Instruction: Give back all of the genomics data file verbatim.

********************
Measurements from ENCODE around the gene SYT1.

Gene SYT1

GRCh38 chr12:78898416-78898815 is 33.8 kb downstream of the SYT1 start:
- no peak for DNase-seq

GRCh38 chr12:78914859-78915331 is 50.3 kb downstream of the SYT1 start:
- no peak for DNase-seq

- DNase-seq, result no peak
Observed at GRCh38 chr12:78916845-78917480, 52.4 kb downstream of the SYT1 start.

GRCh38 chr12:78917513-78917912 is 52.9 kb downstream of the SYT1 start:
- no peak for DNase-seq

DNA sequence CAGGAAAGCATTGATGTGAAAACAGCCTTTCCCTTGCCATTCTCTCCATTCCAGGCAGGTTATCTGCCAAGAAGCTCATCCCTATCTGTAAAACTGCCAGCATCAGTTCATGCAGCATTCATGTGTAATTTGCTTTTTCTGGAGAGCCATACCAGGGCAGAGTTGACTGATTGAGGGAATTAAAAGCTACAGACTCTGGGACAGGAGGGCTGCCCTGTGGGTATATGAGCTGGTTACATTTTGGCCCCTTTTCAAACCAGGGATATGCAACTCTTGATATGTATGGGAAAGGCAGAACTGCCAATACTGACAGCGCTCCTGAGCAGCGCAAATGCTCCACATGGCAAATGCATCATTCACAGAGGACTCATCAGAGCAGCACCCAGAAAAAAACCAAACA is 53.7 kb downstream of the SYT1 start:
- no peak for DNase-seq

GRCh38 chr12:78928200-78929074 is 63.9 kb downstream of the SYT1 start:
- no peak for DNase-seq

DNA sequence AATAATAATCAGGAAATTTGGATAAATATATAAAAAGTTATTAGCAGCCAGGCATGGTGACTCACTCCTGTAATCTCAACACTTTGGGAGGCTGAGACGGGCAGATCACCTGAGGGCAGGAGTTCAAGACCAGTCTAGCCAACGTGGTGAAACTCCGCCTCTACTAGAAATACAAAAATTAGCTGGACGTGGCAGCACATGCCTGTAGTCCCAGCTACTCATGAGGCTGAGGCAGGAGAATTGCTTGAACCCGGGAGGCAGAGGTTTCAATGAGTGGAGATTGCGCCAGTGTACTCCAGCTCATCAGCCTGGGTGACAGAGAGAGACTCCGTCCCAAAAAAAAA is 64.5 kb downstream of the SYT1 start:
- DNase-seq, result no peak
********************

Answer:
Measurements from ENCODE around the gene SYT1.

Gene SYT1

GRCh38 chr12:78898416-78898815 is 33.8 kb downstream of the SYT1 start:
- no peak for DNase-seq

GRCh38 chr12:78914859-78915331 is 50.3 kb downstream of the SYT1 start:
- no peak for DNase-seq

- DNase-seq, result no peak
Observed at GRCh38 chr12:78916845-78917480, 52.4 kb downstream of the SYT1 start.

GRCh38 chr12:78917513-78917912 is 52.9 kb downstream of the SYT1 start:
- no peak for DNase-seq

DNA sequence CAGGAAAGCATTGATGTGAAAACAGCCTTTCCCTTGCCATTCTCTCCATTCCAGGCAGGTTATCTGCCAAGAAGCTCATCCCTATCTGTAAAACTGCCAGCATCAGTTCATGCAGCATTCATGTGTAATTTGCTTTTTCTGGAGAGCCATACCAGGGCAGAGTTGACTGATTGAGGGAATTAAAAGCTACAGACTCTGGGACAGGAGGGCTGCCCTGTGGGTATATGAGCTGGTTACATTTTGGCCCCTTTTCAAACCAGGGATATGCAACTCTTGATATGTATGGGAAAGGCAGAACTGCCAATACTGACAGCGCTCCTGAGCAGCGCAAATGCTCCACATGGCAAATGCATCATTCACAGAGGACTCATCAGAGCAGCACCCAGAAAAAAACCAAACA is 53.7 kb downstream of the SYT1 start:
- no peak for DNase-seq

GRCh38 chr12:78928200-78929074 is 63.9 kb downstream of the SYT1 start:
- no peak for DNase-seq

DNA sequence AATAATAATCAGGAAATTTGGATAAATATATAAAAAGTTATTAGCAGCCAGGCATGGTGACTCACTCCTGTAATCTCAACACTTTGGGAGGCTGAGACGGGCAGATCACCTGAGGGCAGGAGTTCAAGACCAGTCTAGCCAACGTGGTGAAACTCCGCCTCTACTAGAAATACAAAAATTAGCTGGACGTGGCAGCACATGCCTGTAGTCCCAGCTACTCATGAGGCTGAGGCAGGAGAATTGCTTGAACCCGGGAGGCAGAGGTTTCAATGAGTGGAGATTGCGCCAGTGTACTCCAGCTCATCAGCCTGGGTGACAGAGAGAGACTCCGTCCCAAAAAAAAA is 64.5 kb downstream of the SYT1 start:
- DNase-seq, result no peak